These are the results from a 5G field test conducted in Phoenix
Q: Have you been able to do any real world testing of a 5G phone yet?
A: Two cellular providers have chosen my hometown of Phoenix as an early rollout location for their 5G service: Sprint and Verizon.
Sprint provided me with a Samsung S10 5G and a list of 11 locations around town that offer 5G service so I could test drive their network.
I started with testing the speed in the areas surrounding three of the locations that Sprint provided in central Phoenix. I used a variety of speed testing apps to get a sense of the average download and upload speeds as well as the latency.
While much faster speeds will be great, low latency is a much more important benefit of 5G, because it will dramatically reduce the amount of time that it takes to get a response to anything we do online.
Imagine the lag when you’re using FaceTime and Skype or that noticeable delay when you tap on a YouTube video becoming a thing of the past.
This nearly real-time response is going to change how we use the internet in the future.
Keeping in mind that any single test of an internet connection is a snapshot of that moment, it’s important to repeatedly test and use the averages to get the most accurate measurements.
My test results over two days were an average download speed of 163.9 Mbps, an average upload speed of 8 Mbps and an average latency of 23.7 milliseconds.
As a point of reference, my 4G test results on a competing network generated an average download of 16.35 Mbps, uploads of 10.98 Mbps and latency of 66.5 milliseconds.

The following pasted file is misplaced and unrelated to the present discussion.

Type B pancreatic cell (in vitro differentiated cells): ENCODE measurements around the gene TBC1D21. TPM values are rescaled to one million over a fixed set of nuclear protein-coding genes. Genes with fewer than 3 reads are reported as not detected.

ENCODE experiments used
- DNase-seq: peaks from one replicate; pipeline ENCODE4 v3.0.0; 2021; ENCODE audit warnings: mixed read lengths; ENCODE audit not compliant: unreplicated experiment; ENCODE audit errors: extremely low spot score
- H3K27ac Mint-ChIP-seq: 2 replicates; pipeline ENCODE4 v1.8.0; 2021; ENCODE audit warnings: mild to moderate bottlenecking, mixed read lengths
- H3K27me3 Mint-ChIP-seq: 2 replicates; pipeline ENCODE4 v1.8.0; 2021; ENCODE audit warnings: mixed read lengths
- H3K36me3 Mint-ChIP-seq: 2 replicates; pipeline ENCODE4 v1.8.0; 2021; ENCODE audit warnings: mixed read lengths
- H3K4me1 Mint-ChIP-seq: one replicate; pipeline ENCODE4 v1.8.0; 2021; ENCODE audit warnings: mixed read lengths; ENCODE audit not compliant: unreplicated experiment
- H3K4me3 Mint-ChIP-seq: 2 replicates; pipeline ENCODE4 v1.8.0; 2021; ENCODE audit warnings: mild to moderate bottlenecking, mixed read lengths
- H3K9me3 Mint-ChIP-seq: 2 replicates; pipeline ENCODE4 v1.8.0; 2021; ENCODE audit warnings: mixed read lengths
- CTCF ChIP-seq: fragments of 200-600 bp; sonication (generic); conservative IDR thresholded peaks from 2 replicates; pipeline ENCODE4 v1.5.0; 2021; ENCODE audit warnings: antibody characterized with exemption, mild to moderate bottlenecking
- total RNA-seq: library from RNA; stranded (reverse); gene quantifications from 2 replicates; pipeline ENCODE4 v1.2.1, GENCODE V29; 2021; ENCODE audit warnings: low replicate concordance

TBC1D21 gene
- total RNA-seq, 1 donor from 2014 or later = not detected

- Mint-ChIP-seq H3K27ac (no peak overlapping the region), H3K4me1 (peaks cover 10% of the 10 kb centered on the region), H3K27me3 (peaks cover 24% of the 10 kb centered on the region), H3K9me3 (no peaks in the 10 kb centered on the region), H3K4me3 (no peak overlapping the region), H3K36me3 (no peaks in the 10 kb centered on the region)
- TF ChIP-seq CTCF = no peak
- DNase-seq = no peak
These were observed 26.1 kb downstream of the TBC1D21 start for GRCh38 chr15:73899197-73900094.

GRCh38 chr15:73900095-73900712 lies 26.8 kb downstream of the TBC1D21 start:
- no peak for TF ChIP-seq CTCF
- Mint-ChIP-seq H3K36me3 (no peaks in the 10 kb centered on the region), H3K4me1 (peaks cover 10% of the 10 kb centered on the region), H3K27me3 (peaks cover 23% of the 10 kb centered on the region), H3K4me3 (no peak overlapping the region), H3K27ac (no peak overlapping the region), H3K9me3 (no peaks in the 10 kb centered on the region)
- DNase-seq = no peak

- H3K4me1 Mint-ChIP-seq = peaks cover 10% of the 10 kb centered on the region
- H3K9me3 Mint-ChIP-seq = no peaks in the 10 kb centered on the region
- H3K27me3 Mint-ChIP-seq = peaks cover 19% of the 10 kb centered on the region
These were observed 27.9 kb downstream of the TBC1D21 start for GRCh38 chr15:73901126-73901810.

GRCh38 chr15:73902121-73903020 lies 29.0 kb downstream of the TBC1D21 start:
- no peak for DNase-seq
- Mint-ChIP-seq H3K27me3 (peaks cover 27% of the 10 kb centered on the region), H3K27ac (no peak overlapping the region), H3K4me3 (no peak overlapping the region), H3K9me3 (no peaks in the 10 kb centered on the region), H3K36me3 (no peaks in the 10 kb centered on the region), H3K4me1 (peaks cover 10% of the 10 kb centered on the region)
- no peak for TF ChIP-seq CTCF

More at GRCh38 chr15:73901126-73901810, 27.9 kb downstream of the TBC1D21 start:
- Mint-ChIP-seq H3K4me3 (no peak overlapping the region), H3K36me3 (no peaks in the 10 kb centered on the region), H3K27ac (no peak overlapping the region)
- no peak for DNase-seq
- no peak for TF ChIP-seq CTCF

The highest single 5G speed test was a download of speed 412.1 Mbps, an upload speed of 33.2 Mbps and a latency of just 11 milliseconds.
My results were download speeds roughly 10 times faster and 65% lower in latency than 4G.
Upload speeds on 5G networks are currently using the 4G LTE network so anyone hoping for dramatic improvements in upload speeds is going to have to wait.
Outside vs. inside speed
All of the test results above were generated within a quarter mile of the 5G cell location and were done outside in order to provide the best possible speeds.
One of the major challenges that 5G faces is that it’s operating at such a high frequency, it’s not good at penetrating obstructions, like the walls of a building.
The higher the frequency, the more of a challenge it will be to get to users inside of a structure.
Fourth-generation operates at a relatively low frequency compared to 5G, so it’s much better at providing about the same speeds whether you are inside a building or outside.
All of my 5G tests inside of a building resulted in dramatically lower speeds, especially if I wasn’t near a window.
The industry is aware of this challenge and working on various potential solutions, which is another reason most of us should wait for this exciting technology to evolve.
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